Glycemic Index of Seafood Complete Chart

Seafood has long been known for its health benefits, but did you know that it also plays a role in managing blood sugar levels?

The glycemic index (GI) is a measure of how quickly carbohydrates from food raise your blood glucose. Seafood, especially fatty fish such as salmon and tuna, have low GI values and can help to stabilize your blood-sugar level after eating.

The glycemic index measures the rate at which different foods are broken down into simple sugars during digestion – this affects how quickly they enter the bloodstream. Foods with high GIs will cause rapid spikes in your blood sugar, while those with lower GIs give more gradual increases over time.

Generally speaking, seafood tends to have relatively low GI values compared to other sources of protein like red meat or beans. Certain types of seafood fare better than others when it comes to their GI value: shrimp and cod both have very low GIs while crab has a slightly higher one. Salmon is perhaps the best choice out there due to its incredibly nutritious content consisting mainly of Omega 3 fatty acids along with being among some of the lowest GI proteins available!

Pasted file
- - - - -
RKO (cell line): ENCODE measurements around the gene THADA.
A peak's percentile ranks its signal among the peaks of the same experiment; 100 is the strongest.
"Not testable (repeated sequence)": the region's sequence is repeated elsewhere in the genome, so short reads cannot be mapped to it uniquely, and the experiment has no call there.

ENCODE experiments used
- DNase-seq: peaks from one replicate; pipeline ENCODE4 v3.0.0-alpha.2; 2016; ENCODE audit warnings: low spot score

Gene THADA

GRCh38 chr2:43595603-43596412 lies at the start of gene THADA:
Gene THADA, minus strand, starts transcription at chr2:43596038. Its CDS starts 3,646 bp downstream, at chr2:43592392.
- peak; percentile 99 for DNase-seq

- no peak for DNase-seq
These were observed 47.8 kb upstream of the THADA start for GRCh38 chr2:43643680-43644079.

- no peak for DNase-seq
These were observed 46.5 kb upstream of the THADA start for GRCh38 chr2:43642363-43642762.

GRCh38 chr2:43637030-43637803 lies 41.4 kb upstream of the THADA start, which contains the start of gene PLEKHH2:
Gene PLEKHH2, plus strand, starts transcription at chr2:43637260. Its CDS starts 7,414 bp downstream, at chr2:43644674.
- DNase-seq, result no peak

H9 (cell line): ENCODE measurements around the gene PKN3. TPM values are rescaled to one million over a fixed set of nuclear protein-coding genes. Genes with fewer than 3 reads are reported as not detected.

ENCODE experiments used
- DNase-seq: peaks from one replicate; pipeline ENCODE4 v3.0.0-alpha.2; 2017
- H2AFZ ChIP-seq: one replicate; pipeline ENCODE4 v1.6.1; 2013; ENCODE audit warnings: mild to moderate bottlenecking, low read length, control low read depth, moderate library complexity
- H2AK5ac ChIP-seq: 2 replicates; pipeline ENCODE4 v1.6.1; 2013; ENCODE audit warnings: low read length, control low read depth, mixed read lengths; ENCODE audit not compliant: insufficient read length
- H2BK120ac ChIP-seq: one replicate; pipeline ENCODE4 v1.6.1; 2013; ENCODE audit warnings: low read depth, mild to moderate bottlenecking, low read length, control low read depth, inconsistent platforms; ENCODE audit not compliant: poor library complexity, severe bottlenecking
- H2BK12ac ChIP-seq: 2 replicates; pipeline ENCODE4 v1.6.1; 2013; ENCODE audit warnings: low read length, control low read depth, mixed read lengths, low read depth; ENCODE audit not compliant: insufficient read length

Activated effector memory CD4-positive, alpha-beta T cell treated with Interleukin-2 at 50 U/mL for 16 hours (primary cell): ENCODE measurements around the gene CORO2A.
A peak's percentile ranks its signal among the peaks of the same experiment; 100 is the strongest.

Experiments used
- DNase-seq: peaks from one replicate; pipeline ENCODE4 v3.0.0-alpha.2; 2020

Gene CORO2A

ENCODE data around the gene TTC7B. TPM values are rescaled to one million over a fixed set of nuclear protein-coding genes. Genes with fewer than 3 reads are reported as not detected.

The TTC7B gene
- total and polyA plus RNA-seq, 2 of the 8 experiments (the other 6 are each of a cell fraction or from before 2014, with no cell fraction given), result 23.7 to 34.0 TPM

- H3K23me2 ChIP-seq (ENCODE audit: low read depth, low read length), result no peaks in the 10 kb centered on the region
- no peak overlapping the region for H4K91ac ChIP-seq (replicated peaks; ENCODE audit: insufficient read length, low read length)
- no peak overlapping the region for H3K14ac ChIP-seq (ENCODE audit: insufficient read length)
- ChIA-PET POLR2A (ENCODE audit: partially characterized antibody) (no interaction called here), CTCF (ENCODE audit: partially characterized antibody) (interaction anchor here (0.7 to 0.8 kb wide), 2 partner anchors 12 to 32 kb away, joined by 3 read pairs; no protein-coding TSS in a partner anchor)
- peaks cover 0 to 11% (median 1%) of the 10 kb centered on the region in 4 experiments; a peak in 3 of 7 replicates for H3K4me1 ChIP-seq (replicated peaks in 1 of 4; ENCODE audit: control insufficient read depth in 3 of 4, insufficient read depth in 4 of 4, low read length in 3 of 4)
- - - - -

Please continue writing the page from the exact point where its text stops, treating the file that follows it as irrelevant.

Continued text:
In addition, research suggests that substituting beef or pork for fish may result in improved metabolic control despite similar energy intakes across all diets tested – so if you’re looking for ways improve insulin sensitivity without sacrificing flavor then adding more seafood into your diet could be an ideal way forward!

When preparing meals featuring fish always make sure not use too much oil/fat as this can increase their already moderate glycemic indexes quite dramatically making them less suitable options for diabetics who must carefully monitor their carbohydrate intake daily need take special care when planning menus accordingly.

Overall , including plenty servings of lean & healthy seafood dishes within our weekly meal plans can provide us significant nutritional benefits beyond just good taste alone! Their macronutrient composition plus notably lower Glycaemic Indexes makes them great choices helping manage maintain steadier blood glucose levels even after consumption – something which should be kept mind regardless whether we suffer diabetes type 1 / 2 or not!

Below you can find a complete list for seafood with its glycemic index and glycemic load ranks.

Note: GI = Glycemic Index, GL = Glycemic Load

PhotoNameGIGL
Red caviar Red caviar00.0
Seafood (oysters, shrimp, mussels, etc.) Seafood (oysters, shrimp, mussels, etc.)00.0
Crustaceans (lobster, crab, spiny lobster) Crustaceans (lobster, crab, spiny lobster)50.1
Fish (salmon, tuna, etc.) Fish (salmon, tuna, etc.)00.0
Surimi (minced fish in crab sticks) Surimi (minced fish in crab sticks)503.4